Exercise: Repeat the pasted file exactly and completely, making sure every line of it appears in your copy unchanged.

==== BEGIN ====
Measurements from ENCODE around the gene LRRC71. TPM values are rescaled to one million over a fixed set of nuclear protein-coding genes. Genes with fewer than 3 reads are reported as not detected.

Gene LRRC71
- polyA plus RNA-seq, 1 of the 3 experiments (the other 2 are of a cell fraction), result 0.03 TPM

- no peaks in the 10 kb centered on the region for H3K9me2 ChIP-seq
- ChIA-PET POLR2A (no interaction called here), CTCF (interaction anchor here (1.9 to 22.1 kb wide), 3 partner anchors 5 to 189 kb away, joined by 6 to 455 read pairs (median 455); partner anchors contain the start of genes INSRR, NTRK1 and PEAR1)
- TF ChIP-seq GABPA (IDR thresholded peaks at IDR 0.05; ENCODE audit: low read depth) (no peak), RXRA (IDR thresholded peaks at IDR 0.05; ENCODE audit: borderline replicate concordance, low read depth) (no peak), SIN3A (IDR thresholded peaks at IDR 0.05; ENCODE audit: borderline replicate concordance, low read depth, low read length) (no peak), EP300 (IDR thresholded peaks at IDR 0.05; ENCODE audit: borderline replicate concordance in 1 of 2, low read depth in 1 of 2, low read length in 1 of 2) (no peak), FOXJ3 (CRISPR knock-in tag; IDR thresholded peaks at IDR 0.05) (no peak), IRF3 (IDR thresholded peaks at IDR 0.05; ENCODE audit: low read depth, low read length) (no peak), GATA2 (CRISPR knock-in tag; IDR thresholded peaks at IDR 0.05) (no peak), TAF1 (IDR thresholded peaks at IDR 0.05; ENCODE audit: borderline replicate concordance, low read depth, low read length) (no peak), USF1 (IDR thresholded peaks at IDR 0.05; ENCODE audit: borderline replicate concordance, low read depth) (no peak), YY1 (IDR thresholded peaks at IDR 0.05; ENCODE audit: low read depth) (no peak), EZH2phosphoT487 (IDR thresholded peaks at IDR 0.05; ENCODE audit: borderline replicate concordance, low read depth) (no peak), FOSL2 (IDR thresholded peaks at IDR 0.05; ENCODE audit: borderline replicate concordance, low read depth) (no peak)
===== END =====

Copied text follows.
Measurements from ENCODE around the gene LRRC71. TPM values are rescaled to one million over a fixed set of nuclear protein-coding genes. Genes with fewer than 3 reads are reported as not detected.

Gene LRRC71
- polyA plus RNA-seq, 1 of the 3 experiments (the other 2 are of a cell fraction), result 0.03 TPM

- no peaks in the 10 kb centered on the region for H3K9me2 ChIP-seq
- ChIA-PET POLR2A (no interaction called here), CTCF (interaction anchor here (1.9 to 22.1 kb wide), 3 partner anchors 5 to 189 kb away, joined by 6 to 455 read pairs (median 455); partner anchors contain the start of genes INSRR, NTRK1 and PEAR1)
- TF ChIP-seq GABPA (IDR thresholded peaks at IDR 0.05; ENCODE audit: low read depth) (no peak), RXRA (IDR thresholded peaks at IDR 0.05; ENCODE audit: borderline replicate concordance, low read depth) (no peak), SIN3A (IDR thresholded peaks at IDR 0.05; ENCODE audit: borderline replicate concordance, low read depth, low read length) (no peak), EP300 (IDR thresholded peaks at IDR 0.05; ENCODE audit: borderline replicate concordance in 1 of 2, low read depth in 1 of 2, low read length in 1 of 2) (no peak), FOXJ3 (CRISPR knock-in tag; IDR thresholded peaks at IDR 0.05) (no peak), IRF3 (IDR thresholded peaks at IDR 0.05; ENCODE audit: low read depth, low read length) (no peak), GATA2 (CRISPR knock-in tag; IDR thresholded peaks at IDR 0.05) (no peak), TAF1 (IDR thresholded peaks at IDR 0.05; ENCODE audit: borderline replicate concordance, low read depth, low read length) (no peak), USF1 (IDR thresholded peaks at IDR 0.05; ENCODE audit: borderline replicate concordance, low read depth) (no peak), YY1 (IDR thresholded peaks at IDR 0.05; ENCODE audit: low read depth) (no peak), EZH2phosphoT487 (IDR thresholded peaks at IDR 0.05; ENCODE audit: borderline replicate concordance, low read depth) (no peak), FOSL2 (IDR thresholded peaks at IDR 0.05; ENCODE audit: borderline replicate concordance, low read depth) (no peak)